5 reasons why Diesel vs. Bret Hart is the most important Survivor Series match ever
In the Fall of 1995, Vince McMahon's WWE, then known as the World Wrestling Federation (WWF), was at a crossroads. Between McMahon's criminal trial (and eventual acquittal) for alleged steroid distribution, mass talent defection to rival promotion WCW, falling TV ratings and both creative and financial woes ongoing, the company was at a low point and something had to happen to get things back on track.
Fortunately, there was a strong card for that years Survivor Series and the main event happened to be a No Disqualification Match between the company's two top stars, Bret 'The Hitman' Hart and Kevin Nash under his then ringname, 'Big Daddy Cool' Diesel. While the undercard for the pay-per-view (particularly the multi-man wild card elimination match) was solid-to-good, it was the high-quality showdown between Nash and Hart, with Hart winning and becoming 3x WWF champion, that stole the show.
For context, this was the same era where people like Doink The Clown and Duke 'The Dumpster' Droese (a wrestling sanitation worker) existed. Throwaway gimmicks were the norm, in-ring athleticism was minimal, and the overall product was overwhelmingly stale.
In retrospect, it's arguable that Hart and Diesel's match was the light at the end of a dark tunnel.
While the Montreal Screwjob will always go down as the company's most controversial Survivor Series moment, and the various multi-man elimination matches might always be the most memorable, Diesel vs. Bret Hart was technically a quiet watershed moment that subtly and permanently changed the course of the entire business.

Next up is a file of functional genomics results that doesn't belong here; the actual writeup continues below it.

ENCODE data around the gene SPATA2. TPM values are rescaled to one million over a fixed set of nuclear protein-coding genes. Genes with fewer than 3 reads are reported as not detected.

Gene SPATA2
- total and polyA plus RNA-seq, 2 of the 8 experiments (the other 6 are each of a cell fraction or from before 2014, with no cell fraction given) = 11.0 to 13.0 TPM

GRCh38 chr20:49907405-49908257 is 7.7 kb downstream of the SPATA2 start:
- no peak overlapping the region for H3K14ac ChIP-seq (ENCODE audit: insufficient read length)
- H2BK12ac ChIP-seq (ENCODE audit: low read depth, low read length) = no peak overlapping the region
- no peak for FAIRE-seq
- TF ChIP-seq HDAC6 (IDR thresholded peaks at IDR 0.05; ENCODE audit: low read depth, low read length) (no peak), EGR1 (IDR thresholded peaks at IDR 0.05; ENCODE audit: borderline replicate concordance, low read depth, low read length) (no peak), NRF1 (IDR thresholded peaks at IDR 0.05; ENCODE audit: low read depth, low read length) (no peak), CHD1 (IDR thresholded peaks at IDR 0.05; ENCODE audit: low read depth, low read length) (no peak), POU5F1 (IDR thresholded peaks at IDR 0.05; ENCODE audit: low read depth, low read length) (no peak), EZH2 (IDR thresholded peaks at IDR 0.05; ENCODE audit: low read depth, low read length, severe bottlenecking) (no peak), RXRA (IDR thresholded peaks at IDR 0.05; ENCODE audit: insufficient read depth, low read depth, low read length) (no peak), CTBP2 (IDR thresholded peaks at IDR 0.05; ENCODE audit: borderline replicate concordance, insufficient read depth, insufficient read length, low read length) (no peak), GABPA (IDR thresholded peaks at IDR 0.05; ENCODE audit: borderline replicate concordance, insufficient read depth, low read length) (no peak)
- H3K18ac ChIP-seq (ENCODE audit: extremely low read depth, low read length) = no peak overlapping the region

These are five (count 'em five!) reasons why Diesel vs. Bret Hart is the most important Survivor Series match ever.
#5 It was the first time the Spanish announce table was weaponized in WWE
For nearly 25 years, the Spanish announce table has been a mainstay prop in in WWE's presentation of brutal simulated combat. Dozens of pay-per-view matches have featured this piece of furniture being smashed and demolished with various Superstars atop of it. This has happened for so many years that it's hard to imagine a time when there were no tables broken at all.
While uses of tables had been common in other promotions around the world, WWE's very first use of the spot happened with Diesel/Hart. Nash, recovering inside ring after dodging a slingshot plancha from Hart, stood by waiting as the Hitman gradually climbed the apron to get back inside, then suddenly charged at Hart, shoving him off the apron directly into the table.
In the WWE of 1995, this was a shocking moment. Young fans in attendance just outside Washington, DC ran to the front row to see Hart laying on the table as if something 'real' had just happened that broke up the monotony of scripted wrestling maneuvers.
After a quarter century and hundreds of uses, this violent use of lumber is not as shocking as it was in 1995, but it always elicits a reaction from the crowd. Diesel and Hart's match deserves credit for executing the spot so perfectly that it began a trend that's ongoing to this day.